Jul 11, 2014

[Movies] X-Men (2000)

It's easier to map out these reviews based on a theme or in sets, quite frankly - at least for my Friday movie reviews since I try to focus on older (before this blog) movies. And given I had already gotten through my Matrix series of movie reviews, I figured I might as well address another area of popular movie culture - the X-Men movies.

X-Men was probably one of the first serious attempts to bring a Marvel comic book to life on the silver screen. Sure, there had the hokey Captain America movie back in 1990 and of course we should probably consider the Punisher movie in 1989, and the 1998 Blade movie, but the one that seriously made an impact (and felt like a major part of the beginning of the superhero trend) definitely had to be the 2000 X-Men movie.

And since this was before Marvel made their own movies, this is also the period that locked the X-Men franchise in a long-term relationship with 20th Century Fox. Oh yes, because of the eccentricity of the legal world of movie rights, this is the movie that helped seal away all of mutantkind from the larger Marvel Cinematic universe. Curses indeed.


Synopsis: X-Men was a 2000 superhero action movie directed by Bryan Singer. Naturally the characters in the movie was based on the same comic book superhero team of the same name with a screenplay by David Hayter.

Senator Robert Kelly (Bruce Davison) is determined to pass his "Mutant Registration Act" in order to allow the US government to better track the activities of mutants - people who have developed superhuman abilities due to genetic mutation. Two mutants, Professor Charles Xavier (Patrick Stewart) and Erik Lehnsherr (Ian McKellen) / Magneto, have rather different views how humans and mutants should co-exist. Xavier is pushing for living in harmony with the rest of humanity while Magneto feels that the only way to protect mutants is to assert dominance over lesser humans. And the different philosophies between these two individuals is what pretty much defines the conflict in this movie.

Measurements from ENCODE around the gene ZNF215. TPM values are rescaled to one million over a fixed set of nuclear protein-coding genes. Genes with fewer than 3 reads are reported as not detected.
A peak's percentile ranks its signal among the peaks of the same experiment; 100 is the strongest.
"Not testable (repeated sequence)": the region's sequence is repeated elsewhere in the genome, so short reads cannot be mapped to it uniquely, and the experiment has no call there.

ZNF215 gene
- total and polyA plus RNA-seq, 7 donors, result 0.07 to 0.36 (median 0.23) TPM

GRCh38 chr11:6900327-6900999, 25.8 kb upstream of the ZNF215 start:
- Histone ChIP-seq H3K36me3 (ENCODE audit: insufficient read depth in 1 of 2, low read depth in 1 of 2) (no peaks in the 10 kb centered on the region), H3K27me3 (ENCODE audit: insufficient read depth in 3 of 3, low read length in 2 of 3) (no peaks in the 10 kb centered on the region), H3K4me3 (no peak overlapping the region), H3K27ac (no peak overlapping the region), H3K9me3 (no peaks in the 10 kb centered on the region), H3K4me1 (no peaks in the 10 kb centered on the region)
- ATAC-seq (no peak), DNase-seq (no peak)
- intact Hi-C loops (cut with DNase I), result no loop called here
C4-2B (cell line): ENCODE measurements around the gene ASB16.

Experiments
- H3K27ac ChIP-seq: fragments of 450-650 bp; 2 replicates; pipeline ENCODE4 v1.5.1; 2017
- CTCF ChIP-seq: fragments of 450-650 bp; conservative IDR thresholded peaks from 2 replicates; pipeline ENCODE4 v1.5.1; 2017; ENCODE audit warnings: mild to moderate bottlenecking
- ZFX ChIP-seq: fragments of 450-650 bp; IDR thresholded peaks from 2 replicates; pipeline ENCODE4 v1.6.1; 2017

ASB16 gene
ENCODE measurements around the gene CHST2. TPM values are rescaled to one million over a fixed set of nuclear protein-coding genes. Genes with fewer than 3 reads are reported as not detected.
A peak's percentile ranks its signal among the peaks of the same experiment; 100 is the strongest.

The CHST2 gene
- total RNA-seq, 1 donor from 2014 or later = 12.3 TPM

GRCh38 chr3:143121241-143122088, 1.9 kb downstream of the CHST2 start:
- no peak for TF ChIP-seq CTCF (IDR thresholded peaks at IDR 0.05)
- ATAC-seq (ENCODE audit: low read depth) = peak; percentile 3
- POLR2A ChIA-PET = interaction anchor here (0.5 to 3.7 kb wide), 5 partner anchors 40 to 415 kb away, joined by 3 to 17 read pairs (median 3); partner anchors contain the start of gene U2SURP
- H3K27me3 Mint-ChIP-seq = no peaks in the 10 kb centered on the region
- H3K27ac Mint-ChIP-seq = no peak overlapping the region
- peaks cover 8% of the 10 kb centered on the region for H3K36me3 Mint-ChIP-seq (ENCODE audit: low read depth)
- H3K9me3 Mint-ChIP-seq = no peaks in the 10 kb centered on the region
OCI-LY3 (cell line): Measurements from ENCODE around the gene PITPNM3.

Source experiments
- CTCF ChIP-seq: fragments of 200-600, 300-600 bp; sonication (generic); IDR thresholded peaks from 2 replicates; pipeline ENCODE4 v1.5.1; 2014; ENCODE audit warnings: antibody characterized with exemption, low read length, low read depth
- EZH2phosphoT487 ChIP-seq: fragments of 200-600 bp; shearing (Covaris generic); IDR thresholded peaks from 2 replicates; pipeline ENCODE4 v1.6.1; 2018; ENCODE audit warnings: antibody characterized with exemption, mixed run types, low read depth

Then we start jumping around as we introduce other characters. We first meet Marie / Rogue (Anna Paquin), who accidentally discovers her ability of draining human life force by nearly killing her boyfriend with a kiss. Then there's the highly independent Logan / Wolverine (Hugh Jackman), who eventually connects with Rogue once she goes on the run. They're fated to link up with Cyclops (James Marsden) and the rest of Xavier's X-Men - an elite team of mutants trained in the use of their powers and dedicated to sort of preserving the status quo between mutants and humans. And of course we have Mystique (Rebecca Romijn-Stamos), the shape-shifting mutant who is using her abilities to aid Magneto with his own plans.

My biggest issue with the movie was the rather confusing plot (and some of Halle Berry's one-liners as Storm). With so many great X-Men stories out there (including the plot lines that revolved around the Mutant Registration act) Magneto's big plan in this movie didn't really make sense. And why he had managed to gather any mutants to his side given his strange plan for humanity was a little beyond me.

But what really sold the movie was, well, seeing the X-Men on-screen. And while almost every character had its own dorky moment, that was easily forgiven by the other awesome moments of the mutants being all super awesome and such. And given the movie climate at the time, this movie represented a major breakthrough in the genre. We had finally reached a point when superhero movies could be done rather well without looking too campy or cartoony.

Patrick Stewart was totally great as Professor X. Hugh Jackman really sold us on his ability to portray Wolverine - so much so that it seems he still hasn't managed to escape the role. The rest of the cast was pretty respectable for the most part, although they didn't quite shine as much as the others. But it was still a pretty good effort.

The first X-Men movie helped prove that comic book movies were a viable investment for Hollywood, which would later prove to be both a good and a bad thing for all of us. But hey, we were all pretty happy back in 2000. So this first movie of an increasingly weird franchise still deserves 4 cheesy Storm one-liners out of a possible 5.


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